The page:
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Quoted: Light on a Part of the Field
Kevin Holowack’s debut novel Light on a Part of the Field (NeWest Press) considers artistic ambition, mental illness, and familial relationships against the backdrop of the 1960s and 1970s in BC and Alberta.
Below, Kevin Holowack sheds light on the novel’s title and the story’s intertextual relationship with the Book of Ruth.
The title of Light on a Part of the Field comes from Ruth 2:3, which describes the widow Ruth entering the fields after following her mother-in-law Naomi from Moab over the Jordan River to Bethlehem. The title came to mind during the editing process and mostly refers to the process of writing. When faced with the openness of a blank page, it’s easy to sympathize with Ruth gleaning the unfamiliar fields, filled with uncertainty, nagged by loss, with no particular place to be and no one to meet. Occasionally, she might pause to watch a reaper securing a bushel. For quite some time, she might think only of death. Or water. She might pay attention as the sunrise rushes through olive leaves. By chance, she might find herself on land belonging to Boaz, a relative of her father-in-law Elimelech, and meet him between rows of barley. Or perhaps it is corn.
Light on a Part of the Field has an intertextual relationship with the Book of Ruth, which is about alienation, the importance of relationships, and, for some, the finer details of God’s plan. Light on a Part of the Field replaced a working title that was too similar to the title of a work by W. Somerset Maugham, but which tied the allusion more closely to Keats, whose stormy presence felt closer in my twenties. The novel follows the lives of the Windsor family in the 1960s and 1970s as they move from Victoria to a secluded farmhouse near Salmon Arm and later become dispersed across North America. One of the characters reads the Book of Ruth shortly after her daughter runs away from home and her husband goes missing. She reads it passively, finds it boring, and is mostly trying to stay distracted, but the narrative arc of Ruth comes to reflect her own journey over the course of the novel from estrangement to connection.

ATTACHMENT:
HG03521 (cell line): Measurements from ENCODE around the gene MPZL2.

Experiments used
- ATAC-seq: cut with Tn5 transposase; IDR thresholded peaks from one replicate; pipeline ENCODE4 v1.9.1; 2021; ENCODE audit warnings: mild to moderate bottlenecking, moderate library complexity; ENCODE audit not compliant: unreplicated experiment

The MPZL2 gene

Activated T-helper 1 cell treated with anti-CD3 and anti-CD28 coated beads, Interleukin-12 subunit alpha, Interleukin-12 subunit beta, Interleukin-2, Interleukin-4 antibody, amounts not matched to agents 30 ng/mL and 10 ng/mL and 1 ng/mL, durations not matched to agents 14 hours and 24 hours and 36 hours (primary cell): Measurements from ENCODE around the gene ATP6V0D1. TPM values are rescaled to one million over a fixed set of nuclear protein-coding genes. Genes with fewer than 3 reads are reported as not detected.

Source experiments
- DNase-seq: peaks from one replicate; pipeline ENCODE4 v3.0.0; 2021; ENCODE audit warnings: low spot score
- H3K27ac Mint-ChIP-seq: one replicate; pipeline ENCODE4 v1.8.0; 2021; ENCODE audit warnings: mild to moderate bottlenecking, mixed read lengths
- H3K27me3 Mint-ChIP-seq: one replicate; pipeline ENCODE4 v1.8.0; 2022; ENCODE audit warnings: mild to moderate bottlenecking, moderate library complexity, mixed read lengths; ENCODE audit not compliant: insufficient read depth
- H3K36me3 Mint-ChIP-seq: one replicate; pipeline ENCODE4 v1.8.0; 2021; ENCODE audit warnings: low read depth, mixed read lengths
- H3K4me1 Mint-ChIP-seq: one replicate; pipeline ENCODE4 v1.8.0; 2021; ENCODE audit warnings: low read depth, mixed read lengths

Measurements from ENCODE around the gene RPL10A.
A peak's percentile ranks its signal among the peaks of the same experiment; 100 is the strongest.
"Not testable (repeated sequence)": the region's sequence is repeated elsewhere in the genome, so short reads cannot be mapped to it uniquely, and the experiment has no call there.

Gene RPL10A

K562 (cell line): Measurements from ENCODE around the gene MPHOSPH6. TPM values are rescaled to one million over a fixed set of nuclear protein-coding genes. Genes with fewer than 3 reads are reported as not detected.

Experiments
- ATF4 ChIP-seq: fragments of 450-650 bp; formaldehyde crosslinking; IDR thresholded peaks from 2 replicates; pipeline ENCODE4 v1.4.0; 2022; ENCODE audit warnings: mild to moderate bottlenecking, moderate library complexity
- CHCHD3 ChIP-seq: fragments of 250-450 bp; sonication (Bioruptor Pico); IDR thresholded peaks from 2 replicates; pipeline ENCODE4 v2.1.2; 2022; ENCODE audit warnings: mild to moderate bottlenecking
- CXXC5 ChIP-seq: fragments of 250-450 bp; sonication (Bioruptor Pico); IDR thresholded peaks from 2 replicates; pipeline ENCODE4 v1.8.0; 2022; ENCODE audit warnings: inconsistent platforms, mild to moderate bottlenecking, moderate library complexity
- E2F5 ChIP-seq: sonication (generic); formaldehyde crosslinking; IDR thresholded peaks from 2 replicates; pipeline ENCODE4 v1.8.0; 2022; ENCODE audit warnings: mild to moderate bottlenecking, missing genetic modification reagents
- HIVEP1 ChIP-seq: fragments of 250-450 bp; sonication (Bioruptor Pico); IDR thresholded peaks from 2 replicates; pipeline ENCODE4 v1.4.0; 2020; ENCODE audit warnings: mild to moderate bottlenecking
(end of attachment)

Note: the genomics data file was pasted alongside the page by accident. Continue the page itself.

Ruth is eventually instructed by Naomi to lay at Boaz’s feet while he is asleep on the threshing floor, a rite that indicated a need for protection and a desire for marriage. In Light on a Part of the Field, none of the characters meet Boaz, but some are on a fateful quest for redemption, some must leave home to find a sense of permanence, and some must break away from loved ones in order to form secure relationships. One character, a landscape painter, struggles to strike a balance in her work between light and shadow, reflecting her struggle to reconcile divisions in her family and herself. Another character runs away with a hitchhiking stranger to Edmonton, where she uncovers an important sense of community. There are two meanings to “light on a part of the field.” In Ruth 2:3, it refers to Ruth arriving in Boaz’s part of the field by happenstance, unexpectedly, with no particular intention. Out of context, the words also form an image, which I appreciate because it feels both vague and vivid, arresting and ambiguous, close and distant—much like Light on a Part of the Field after years of changes.
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Kevin Holowack is a writer from Edmonton who has his M.A. in English from the University of Alberta. He has lived in various places across Canada and Europe. His work has been published in Glass Buffalo and Lemon Hound.